■ NO, potent vasodilator at endothelium

● Damage to the arterial wall is the rst step for coronary diseases ■ Flow mediated dilation: decrease when people have disease, ^ with endurance training

● Renin-Angiotensin System

1. Reduced blood ow through kidneys

2. Kidneys secrete hormone renin

3. Renin splits angiotensinogen from liver to produce angiotensin I 4. Angiotensin converting enzyme (ACE) from the lungs converts angiotensin I to angiotensin II

a. Vasoconstriction

b. Aldosterone release by adrenal cortex → water retention by kidneys 5. Increased BP

- Caused by:

- Dehydration (^viscosity, decreased ow, decreased BP)

- Acute blood loss from injury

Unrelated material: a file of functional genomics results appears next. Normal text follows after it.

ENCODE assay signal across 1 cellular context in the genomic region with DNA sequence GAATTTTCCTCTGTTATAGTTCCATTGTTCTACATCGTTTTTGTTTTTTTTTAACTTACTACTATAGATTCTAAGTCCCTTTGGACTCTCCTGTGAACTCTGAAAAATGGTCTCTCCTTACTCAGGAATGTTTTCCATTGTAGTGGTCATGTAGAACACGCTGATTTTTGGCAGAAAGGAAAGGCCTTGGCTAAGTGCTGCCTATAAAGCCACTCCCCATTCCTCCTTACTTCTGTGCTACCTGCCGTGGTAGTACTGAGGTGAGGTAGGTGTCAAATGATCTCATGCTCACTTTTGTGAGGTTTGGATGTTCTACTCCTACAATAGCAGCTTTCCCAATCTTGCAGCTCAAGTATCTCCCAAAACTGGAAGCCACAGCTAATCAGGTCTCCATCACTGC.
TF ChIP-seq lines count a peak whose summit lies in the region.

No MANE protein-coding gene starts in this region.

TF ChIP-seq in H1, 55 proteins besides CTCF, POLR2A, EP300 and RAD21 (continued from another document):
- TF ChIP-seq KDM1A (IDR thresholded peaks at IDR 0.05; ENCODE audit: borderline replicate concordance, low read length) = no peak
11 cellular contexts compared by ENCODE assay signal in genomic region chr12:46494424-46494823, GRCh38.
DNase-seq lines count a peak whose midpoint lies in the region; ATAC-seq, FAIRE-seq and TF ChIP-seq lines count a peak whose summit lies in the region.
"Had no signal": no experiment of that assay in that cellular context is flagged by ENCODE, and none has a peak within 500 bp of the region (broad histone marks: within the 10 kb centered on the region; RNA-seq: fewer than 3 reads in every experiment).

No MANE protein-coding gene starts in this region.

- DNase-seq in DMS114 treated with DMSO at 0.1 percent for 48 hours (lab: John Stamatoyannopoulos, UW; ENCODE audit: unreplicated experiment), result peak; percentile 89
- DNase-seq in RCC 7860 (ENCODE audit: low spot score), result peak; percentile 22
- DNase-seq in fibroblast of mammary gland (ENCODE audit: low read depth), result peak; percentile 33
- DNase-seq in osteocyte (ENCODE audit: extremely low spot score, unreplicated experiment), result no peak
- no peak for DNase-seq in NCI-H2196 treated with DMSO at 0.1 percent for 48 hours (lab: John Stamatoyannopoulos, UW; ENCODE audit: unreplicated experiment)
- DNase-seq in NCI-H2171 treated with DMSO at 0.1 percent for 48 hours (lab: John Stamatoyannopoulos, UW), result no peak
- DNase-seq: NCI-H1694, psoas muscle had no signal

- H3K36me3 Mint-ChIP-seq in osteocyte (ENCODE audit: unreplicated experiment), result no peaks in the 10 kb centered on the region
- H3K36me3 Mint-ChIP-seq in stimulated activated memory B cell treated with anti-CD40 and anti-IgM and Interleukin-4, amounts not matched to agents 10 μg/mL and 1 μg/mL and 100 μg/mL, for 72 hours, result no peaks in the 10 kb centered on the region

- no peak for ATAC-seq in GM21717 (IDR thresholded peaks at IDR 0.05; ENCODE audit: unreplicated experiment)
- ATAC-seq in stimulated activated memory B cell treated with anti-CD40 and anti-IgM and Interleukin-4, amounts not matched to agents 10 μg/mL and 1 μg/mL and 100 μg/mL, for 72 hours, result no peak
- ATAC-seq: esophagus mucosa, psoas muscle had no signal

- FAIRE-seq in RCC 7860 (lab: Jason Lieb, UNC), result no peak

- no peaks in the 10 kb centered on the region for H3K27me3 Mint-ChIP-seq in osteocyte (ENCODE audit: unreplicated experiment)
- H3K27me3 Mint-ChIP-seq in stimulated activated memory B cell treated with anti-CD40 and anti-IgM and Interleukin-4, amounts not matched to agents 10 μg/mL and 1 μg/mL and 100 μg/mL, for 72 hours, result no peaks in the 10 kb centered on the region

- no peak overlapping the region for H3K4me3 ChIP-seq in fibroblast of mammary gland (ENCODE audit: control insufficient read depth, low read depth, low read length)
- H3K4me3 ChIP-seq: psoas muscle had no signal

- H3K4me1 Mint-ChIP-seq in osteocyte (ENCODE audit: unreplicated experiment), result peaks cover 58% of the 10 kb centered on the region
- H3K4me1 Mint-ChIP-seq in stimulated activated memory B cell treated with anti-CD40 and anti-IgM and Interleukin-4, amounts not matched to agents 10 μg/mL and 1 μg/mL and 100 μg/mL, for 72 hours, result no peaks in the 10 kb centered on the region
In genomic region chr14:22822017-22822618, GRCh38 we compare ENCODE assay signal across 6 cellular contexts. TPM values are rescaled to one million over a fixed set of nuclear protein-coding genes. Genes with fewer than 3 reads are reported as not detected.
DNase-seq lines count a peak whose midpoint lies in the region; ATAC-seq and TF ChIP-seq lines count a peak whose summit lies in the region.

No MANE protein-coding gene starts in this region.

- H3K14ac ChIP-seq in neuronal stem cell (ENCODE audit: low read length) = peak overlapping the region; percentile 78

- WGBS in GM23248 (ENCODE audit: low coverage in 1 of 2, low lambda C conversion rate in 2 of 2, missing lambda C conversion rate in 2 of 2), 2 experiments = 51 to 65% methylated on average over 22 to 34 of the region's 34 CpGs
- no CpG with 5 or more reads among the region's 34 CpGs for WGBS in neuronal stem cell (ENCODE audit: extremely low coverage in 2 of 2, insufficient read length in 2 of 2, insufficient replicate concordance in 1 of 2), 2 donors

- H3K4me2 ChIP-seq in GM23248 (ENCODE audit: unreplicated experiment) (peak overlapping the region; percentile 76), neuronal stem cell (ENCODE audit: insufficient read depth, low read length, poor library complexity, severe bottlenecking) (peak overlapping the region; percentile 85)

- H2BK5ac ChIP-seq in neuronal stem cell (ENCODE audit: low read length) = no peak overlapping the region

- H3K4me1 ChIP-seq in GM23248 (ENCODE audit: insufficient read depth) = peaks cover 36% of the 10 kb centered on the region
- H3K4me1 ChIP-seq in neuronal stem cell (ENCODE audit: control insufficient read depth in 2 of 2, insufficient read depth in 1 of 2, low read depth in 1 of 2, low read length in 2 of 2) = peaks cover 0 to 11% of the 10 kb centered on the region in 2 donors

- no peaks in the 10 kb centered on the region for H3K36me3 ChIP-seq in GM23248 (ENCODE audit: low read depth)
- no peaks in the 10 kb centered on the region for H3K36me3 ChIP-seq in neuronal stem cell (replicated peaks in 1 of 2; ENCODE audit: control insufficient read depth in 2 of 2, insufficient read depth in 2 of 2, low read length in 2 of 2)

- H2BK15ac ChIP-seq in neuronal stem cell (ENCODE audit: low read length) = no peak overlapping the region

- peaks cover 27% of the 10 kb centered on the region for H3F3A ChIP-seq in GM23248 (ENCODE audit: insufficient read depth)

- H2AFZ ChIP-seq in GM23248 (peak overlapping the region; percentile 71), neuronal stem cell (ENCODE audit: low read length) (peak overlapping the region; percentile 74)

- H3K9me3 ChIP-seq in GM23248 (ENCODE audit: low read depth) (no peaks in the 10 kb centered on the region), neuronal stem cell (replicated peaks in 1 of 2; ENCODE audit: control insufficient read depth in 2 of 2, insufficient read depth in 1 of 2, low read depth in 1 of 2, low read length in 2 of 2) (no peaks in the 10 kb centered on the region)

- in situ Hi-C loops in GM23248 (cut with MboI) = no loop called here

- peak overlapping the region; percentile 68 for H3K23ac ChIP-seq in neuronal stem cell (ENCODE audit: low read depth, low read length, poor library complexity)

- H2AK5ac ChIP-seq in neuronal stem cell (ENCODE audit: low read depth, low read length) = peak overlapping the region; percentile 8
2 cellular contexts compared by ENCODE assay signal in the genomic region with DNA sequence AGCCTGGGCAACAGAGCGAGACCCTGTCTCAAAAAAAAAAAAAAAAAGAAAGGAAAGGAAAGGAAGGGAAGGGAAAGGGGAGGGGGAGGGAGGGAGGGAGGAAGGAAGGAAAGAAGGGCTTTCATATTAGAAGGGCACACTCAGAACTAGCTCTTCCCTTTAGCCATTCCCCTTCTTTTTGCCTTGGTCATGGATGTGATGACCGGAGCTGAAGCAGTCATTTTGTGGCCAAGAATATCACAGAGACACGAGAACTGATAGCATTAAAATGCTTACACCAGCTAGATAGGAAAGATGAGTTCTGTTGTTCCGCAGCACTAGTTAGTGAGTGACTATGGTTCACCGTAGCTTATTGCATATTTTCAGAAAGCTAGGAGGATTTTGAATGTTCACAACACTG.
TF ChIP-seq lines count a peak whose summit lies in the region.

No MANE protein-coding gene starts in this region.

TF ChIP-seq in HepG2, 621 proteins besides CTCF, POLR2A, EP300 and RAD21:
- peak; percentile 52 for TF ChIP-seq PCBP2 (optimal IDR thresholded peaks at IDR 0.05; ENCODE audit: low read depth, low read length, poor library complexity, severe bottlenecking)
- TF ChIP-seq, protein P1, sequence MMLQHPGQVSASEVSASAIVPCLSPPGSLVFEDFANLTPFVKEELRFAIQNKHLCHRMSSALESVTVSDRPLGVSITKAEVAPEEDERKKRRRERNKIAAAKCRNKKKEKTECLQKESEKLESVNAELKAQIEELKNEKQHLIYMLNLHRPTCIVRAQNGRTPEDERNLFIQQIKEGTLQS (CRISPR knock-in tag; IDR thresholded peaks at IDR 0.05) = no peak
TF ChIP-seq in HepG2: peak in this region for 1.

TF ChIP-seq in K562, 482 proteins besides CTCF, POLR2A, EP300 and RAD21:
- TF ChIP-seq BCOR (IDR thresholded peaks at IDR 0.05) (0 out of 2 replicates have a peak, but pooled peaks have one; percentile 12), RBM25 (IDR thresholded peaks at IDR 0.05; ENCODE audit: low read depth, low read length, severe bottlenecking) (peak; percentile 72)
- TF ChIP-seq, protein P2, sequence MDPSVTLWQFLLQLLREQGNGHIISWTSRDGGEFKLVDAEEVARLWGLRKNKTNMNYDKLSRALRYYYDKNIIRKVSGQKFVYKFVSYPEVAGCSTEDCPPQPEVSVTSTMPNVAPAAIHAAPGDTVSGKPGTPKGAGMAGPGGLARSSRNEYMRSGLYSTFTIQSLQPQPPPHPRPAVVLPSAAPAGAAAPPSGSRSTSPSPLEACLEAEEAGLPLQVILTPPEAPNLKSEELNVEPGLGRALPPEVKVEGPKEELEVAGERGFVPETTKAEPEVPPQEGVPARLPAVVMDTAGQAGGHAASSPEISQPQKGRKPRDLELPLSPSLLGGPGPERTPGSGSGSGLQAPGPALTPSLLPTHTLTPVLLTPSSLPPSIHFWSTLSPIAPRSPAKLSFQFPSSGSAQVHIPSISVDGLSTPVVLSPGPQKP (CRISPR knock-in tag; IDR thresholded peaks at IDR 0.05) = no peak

● Neural Control of Blood Flow

○ Sympathetic nerve bers innervate all blood vessels except capillaries → almost exclusively vasoconstrictor 

○ Kidneys, gut, and skin most heavily innervated → skeletal muscle and brain under less inuence

○ Neural control does not distinguish between active & inactive muscles ■ It needs to be layered with local factors, so Q goes to desired places ■ Therefore neural and local controls need to work together for it to work

● Myocardial Blood Supply

○ Danger of high DBP: Even during diastole that BP is high → low perfusion to myocardium (low pressure dierence to pump blood into myocardium) ○ DBP don’t usually drift that much during exercise; so if DBP goes up, exercise needs to stop

● Cardiovascular Regulation and Control

○ Ultimate goal of neural regulation of cardiovascular function is to maintain arterial BP

○ Heart is directly innervated by both the parasympathetic and sympathetic division of the ANS

■ Parasympathetic nervous system

● Vagus nerve innervates SA and AV nodes, atrial myocardium

● Slows HR by inhibiting SA node

● Decreases atrial contractility